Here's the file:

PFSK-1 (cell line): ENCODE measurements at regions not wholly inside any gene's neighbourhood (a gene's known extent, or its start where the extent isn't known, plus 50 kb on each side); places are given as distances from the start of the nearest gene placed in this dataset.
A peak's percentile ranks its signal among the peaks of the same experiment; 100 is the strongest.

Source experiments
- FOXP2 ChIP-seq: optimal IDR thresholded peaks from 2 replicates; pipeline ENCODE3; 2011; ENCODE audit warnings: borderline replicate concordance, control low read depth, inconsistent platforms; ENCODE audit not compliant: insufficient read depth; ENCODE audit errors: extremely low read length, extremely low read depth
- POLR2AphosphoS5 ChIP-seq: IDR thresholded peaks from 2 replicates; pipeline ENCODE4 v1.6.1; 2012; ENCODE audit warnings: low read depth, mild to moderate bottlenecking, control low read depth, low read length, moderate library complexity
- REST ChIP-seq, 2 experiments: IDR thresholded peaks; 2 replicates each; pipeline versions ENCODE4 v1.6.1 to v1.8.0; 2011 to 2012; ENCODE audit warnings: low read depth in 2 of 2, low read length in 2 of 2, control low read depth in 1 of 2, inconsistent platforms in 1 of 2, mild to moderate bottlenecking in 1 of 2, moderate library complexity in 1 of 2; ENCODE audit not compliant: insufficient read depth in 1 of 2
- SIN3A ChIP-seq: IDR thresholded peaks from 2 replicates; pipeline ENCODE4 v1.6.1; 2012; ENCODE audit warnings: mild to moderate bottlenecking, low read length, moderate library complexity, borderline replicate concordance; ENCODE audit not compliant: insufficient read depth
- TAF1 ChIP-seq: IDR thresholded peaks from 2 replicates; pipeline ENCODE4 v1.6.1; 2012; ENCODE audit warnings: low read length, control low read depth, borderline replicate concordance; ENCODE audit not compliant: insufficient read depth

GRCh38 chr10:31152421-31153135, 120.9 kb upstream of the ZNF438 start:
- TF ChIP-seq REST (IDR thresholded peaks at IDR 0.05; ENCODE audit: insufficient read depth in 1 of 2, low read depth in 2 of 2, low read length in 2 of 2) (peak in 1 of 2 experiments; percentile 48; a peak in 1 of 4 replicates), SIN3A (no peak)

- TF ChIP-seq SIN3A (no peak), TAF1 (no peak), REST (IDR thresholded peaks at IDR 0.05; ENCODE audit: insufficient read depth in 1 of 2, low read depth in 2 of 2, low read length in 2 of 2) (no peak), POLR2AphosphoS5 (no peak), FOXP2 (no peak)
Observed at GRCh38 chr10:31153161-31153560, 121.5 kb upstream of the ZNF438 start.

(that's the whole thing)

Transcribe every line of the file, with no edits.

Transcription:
PFSK-1 (cell line): ENCODE measurements at regions not wholly inside any gene's neighbourhood (a gene's known extent, or its start where the extent isn't known, plus 50 kb on each side); places are given as distances from the start of the nearest gene placed in this dataset.
A peak's percentile ranks its signal among the peaks of the same experiment; 100 is the strongest.

Source experiments
- FOXP2 ChIP-seq: optimal IDR thresholded peaks from 2 replicates; pipeline ENCODE3; 2011; ENCODE audit warnings: borderline replicate concordance, control low read depth, inconsistent platforms; ENCODE audit not compliant: insufficient read depth; ENCODE audit errors: extremely low read length, extremely low read depth
- POLR2AphosphoS5 ChIP-seq: IDR thresholded peaks from 2 replicates; pipeline ENCODE4 v1.6.1; 2012; ENCODE audit warnings: low read depth, mild to moderate bottlenecking, control low read depth, low read length, moderate library complexity
- REST ChIP-seq, 2 experiments: IDR thresholded peaks; 2 replicates each; pipeline versions ENCODE4 v1.6.1 to v1.8.0; 2011 to 2012; ENCODE audit warnings: low read depth in 2 of 2, low read length in 2 of 2, control low read depth in 1 of 2, inconsistent platforms in 1 of 2, mild to moderate bottlenecking in 1 of 2, moderate library complexity in 1 of 2; ENCODE audit not compliant: insufficient read depth in 1 of 2
- SIN3A ChIP-seq: IDR thresholded peaks from 2 replicates; pipeline ENCODE4 v1.6.1; 2012; ENCODE audit warnings: mild to moderate bottlenecking, low read length, moderate library complexity, borderline replicate concordance; ENCODE audit not compliant: insufficient read depth
- TAF1 ChIP-seq: IDR thresholded peaks from 2 replicates; pipeline ENCODE4 v1.6.1; 2012; ENCODE audit warnings: low read length, control low read depth, borderline replicate concordance; ENCODE audit not compliant: insufficient read depth

GRCh38 chr10:31152421-31153135, 120.9 kb upstream of the ZNF438 start:
- TF ChIP-seq REST (IDR thresholded peaks at IDR 0.05; ENCODE audit: insufficient read depth in 1 of 2, low read depth in 2 of 2, low read length in 2 of 2) (peak in 1 of 2 experiments; percentile 48; a peak in 1 of 4 replicates), SIN3A (no peak)

- TF ChIP-seq SIN3A (no peak), TAF1 (no peak), REST (IDR thresholded peaks at IDR 0.05; ENCODE audit: insufficient read depth in 1 of 2, low read depth in 2 of 2, low read length in 2 of 2) (no peak), POLR2AphosphoS5 (no peak), FOXP2 (no peak)
Observed at GRCh38 chr10:31153161-31153560, 121.5 kb upstream of the ZNF438 start.